Once upon a time, Australia was home to Holden and Ford and some assorted imported brands that made small cars. Toyota sold Corolla, Corona, Land Cruiser and that was pretty much it. Then a car called Camry came along, with a four cylinder engine. It changed shape but didn’t really grow much, even with the addition of a V6. However, time eventually caught up with the Camry and it put on weight, getting bigger and bigger. In 2007 a decision was made to separate the four cylinder Camry from the V6 and to give the bigger engined version its own name. And lo, Aurion was born.
Aurion had big but relatively unsuccessful wheels to fill, with Toyota’s previous attempt at a V6 “big” car, the Avalon, scarcely lighting the fires of desire for Aussie drivers. Aurion, clearly based on Camry, inside and out, survives to this day but the writing is on the wall for the big car, with demand for SUV style vehicles leaving the traditional Aussie big six struggling to find a toehold.
Aurion has a 3.5L V6 engine, with Toyota’s famous 200 “killer wasps” produced at six thousand two hundred rpm. Torque’s maximum twist, of 336 Nm, is at a high four thousand seven hundred. Dry, the Sportivo weighs a not indecent 1555 kg however the fuel economy quoted by Toyota tells a tale of excess: pure highway driving sees just seven litres per hundred of 91 octane go juice being consumed from the 70 litre tank, however if the Aurion is used in its natural environment that almost doubles to 13.3 litres per hundred. The combined cycle is quoted as being 9.3L per hundred kilometres; A Wheel Thing had the Sportivo in a mix of driving circumstances and saw a best of 9.5L/100 km.
Aurion is the last of the mainstream passenger cars that Toyota has (Camry, Corolla) to update externally, retaining the sharper edged styling compared to the smoother, more rounded and more assertive look Camry and Corolla have received, complete with “pyramid” grille styling. Compared to its big sedan compatriots, Falcon and Commodore, it’s still a more cohesive look, with front and rear not at odds with each other.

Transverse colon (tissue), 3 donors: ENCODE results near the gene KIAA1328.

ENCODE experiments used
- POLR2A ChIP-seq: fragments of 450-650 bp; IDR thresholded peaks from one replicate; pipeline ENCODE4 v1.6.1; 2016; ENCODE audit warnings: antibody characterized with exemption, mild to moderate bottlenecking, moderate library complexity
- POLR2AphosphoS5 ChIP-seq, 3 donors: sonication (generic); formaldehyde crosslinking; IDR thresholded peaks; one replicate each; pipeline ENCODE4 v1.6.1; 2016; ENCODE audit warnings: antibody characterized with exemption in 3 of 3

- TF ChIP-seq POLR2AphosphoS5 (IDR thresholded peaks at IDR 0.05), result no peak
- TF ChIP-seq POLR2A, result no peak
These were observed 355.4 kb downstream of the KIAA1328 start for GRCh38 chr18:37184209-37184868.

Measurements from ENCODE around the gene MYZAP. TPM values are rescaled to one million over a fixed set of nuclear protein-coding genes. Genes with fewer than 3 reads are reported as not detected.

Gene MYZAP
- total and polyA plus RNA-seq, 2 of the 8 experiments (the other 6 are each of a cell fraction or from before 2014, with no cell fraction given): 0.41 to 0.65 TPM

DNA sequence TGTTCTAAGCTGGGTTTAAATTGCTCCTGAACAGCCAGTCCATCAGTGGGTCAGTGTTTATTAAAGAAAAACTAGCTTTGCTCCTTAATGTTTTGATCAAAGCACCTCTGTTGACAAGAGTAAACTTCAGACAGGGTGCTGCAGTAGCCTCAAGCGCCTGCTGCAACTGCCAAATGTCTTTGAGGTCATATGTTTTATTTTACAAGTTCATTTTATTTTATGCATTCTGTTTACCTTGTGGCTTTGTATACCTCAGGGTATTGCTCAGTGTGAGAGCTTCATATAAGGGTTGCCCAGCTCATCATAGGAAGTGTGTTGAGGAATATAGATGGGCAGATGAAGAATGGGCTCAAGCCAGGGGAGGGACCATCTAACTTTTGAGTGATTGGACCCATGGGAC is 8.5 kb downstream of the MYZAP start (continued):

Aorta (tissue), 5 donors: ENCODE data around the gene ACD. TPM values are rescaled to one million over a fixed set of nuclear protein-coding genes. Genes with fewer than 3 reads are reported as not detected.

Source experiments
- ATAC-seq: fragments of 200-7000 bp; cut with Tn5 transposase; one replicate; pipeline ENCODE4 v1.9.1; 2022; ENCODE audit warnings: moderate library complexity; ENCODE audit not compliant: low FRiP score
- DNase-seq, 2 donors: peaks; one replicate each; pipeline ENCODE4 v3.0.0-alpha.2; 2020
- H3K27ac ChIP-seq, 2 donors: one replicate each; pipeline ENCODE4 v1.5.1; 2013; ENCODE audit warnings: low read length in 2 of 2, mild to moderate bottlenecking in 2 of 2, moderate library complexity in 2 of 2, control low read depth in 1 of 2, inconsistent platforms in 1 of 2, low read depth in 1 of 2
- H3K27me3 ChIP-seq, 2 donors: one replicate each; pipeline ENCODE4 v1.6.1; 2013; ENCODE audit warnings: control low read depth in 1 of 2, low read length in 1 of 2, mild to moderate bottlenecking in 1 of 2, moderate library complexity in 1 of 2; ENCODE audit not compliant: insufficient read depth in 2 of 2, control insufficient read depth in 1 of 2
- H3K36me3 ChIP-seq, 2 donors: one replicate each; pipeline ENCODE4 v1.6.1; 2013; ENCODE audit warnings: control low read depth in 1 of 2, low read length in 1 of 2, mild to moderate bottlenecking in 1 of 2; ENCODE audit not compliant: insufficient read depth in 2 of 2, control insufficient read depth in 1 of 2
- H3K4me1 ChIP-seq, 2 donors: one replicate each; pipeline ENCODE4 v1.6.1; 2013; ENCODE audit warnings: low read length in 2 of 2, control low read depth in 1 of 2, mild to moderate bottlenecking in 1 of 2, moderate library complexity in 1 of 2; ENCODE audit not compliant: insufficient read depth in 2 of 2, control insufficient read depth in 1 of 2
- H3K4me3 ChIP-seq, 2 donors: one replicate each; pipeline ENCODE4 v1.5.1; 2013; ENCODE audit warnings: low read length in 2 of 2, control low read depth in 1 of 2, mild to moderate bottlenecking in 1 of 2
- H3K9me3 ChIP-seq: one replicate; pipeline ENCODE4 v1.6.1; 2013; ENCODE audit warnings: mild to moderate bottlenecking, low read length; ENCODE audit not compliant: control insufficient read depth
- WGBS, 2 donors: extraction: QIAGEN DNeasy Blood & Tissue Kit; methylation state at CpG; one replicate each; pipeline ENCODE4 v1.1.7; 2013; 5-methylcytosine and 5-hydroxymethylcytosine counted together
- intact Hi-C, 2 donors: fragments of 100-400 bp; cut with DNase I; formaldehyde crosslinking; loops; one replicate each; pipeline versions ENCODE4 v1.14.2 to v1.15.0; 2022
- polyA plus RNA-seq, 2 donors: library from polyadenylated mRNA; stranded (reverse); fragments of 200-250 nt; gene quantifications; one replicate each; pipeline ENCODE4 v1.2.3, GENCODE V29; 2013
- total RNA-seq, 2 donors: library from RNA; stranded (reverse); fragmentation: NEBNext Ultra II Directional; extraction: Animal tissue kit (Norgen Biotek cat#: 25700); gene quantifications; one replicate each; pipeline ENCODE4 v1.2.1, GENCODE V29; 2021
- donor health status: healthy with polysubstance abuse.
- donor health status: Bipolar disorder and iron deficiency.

There’s the somewhat blocky, almost trapezoidal profile, reflected in the headlight and taillight designs, with the only curves to be found being the driving lights at the bottom corners of the front air dam, the exhaust tips and the five spoke, 18 inch, black painted alloys. There’s some minor plastic work with the addition of a subtle boot lid spoiler and chin spoiler at the other end.
On the road the Sportivo puts its power down via a six speed auto, with Sports mode and paddle shifters on the steering column. It’s surprisingly quick, with a hint of rorty rasp from the front…there’s also noticeable torque steer under heavy right foot applications. Suspension was harder than anticipated, however, with a personal taste leaning towards a touch more compliance to start before sliding into a taut feel.
The steering itself feels as if there’s a variable ratio system fitted, as turns at slower speed seem to have more turn in the tiller. The shifters fitted are ergonomically placed, as expected, and do appear to change the gears quicker than leaving the ‘box to its own devices, which was smooth, slick and noticeable in braking the engine on certain downhill runs.
On flat, freeway roads, the Sportivo tracks straight and true, with a touch of road noise intruding. Undulations are despatched but there’s not a lot of gentleness in doing so, with that hard suspension.
The interior is a mix of new and not quite so. For example, there’s no heating for the leather seats and there’s the oddity of having a light on for when the aircon is NOT in dual zone mode. The seats themselves were comfortable enough and trimmed in a tasteful mix of black and mocha.
The dash has the same stitched look as Camry, albeit with a different design. Plastic were a mix of blacks, charcoal and an odd silver alloy look strip horizontally and wrapping the seven inch touchscreen and aircon controls. I can’t say it appealed to me.
Information wise, there’s an instant and average fuel usage graph in colour, not monochrome, front and centre, with jog buttons on the tiller to swing through the various folder options. Being a good sized car (4855 mm in length, 1825 mm in total width with height at 1470 mm) and allowed for plenty of head, shoulder and leg room, plus a cavernous boot (capacity not listed on Toyota’s website).
Audio comes in the form of AM/FM/Auxiliary/USB and Bluetooth plus there’s DAB+ (Digital Audio Broadcasting +). Sensitivity for the DAB tuner is quite high, with minimal dropout in Sydney’s lower Blue Mountains and less so than Mitsubishi’s DAB system. Actual quality was good but seemed to lack definition.
The three level Aurion range (AT-X, Sportivo and Presara) starts at $30990, a decent price for a big car but with an overly thirsty engine. Details and more information on specifications are available here: Toyota Aurion range